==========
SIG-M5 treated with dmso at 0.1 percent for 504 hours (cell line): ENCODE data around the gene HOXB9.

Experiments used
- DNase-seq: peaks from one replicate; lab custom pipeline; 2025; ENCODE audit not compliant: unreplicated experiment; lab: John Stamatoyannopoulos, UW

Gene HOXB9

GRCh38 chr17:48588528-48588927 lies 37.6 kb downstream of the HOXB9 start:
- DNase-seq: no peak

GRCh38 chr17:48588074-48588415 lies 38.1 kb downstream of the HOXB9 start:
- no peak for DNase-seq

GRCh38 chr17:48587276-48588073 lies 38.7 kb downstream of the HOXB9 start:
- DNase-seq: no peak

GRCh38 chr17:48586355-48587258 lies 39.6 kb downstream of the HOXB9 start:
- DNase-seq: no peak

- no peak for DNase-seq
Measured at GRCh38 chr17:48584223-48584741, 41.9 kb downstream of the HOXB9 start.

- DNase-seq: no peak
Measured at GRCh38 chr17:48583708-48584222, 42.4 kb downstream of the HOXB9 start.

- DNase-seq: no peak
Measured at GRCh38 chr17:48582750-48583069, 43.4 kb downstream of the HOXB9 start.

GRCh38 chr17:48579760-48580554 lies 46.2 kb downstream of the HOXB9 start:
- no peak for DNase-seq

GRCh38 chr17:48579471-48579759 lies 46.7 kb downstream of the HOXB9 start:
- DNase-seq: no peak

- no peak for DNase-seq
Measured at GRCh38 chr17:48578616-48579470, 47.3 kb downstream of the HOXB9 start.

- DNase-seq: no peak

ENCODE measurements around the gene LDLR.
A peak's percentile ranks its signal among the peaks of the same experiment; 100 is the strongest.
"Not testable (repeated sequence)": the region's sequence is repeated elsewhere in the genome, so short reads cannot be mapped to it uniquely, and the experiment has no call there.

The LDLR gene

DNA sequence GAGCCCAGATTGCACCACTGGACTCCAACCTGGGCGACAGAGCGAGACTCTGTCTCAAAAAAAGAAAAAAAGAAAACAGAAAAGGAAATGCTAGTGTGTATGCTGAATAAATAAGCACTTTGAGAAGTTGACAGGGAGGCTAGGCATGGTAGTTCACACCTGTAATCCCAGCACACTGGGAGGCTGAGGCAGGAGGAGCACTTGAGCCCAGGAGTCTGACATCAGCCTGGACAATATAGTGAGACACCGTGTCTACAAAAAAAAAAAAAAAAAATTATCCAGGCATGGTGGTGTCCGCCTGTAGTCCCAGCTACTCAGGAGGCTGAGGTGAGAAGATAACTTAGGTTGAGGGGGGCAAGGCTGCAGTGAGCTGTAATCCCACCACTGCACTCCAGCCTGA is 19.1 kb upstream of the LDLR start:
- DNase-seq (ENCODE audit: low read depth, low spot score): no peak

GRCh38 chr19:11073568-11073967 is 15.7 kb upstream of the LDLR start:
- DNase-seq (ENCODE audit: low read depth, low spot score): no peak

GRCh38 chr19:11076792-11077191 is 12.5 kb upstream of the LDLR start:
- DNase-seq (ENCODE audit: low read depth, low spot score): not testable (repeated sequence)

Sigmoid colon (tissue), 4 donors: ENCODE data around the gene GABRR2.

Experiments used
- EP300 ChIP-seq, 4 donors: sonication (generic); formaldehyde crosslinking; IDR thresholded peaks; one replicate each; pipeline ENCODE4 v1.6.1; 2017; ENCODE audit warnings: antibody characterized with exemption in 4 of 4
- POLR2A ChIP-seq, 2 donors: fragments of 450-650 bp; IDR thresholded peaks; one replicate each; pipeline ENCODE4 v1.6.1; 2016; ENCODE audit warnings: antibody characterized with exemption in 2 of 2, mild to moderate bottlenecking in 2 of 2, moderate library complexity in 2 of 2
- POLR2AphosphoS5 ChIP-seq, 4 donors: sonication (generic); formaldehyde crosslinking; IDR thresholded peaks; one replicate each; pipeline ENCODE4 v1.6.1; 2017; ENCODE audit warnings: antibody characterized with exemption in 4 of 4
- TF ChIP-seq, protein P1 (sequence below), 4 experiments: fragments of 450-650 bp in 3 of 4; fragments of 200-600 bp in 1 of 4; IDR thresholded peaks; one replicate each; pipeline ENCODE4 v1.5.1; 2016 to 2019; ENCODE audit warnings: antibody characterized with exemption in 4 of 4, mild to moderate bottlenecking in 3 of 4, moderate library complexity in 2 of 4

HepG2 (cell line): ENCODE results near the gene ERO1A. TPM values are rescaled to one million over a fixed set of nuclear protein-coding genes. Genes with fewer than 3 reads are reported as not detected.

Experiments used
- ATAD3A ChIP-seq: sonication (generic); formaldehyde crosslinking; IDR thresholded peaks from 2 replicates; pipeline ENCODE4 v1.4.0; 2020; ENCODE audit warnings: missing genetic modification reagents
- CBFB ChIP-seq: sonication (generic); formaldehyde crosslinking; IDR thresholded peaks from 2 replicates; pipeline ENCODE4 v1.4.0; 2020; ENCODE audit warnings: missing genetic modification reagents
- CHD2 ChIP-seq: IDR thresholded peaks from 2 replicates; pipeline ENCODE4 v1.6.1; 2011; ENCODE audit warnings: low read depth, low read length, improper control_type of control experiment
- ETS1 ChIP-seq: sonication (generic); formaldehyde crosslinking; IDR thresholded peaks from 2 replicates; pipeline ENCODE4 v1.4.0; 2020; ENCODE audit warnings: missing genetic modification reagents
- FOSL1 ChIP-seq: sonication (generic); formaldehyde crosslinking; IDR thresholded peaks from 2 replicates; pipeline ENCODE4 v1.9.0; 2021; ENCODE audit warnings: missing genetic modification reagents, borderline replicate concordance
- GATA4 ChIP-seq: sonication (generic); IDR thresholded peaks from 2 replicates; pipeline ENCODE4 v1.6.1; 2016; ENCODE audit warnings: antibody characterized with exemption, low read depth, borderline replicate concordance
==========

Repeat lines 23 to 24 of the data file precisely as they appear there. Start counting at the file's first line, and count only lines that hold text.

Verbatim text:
- no peak for DNase-seq
Measured at GRCh38 chr17:48578616-48579470, 47.3 kb downstream of the HOXB9 start.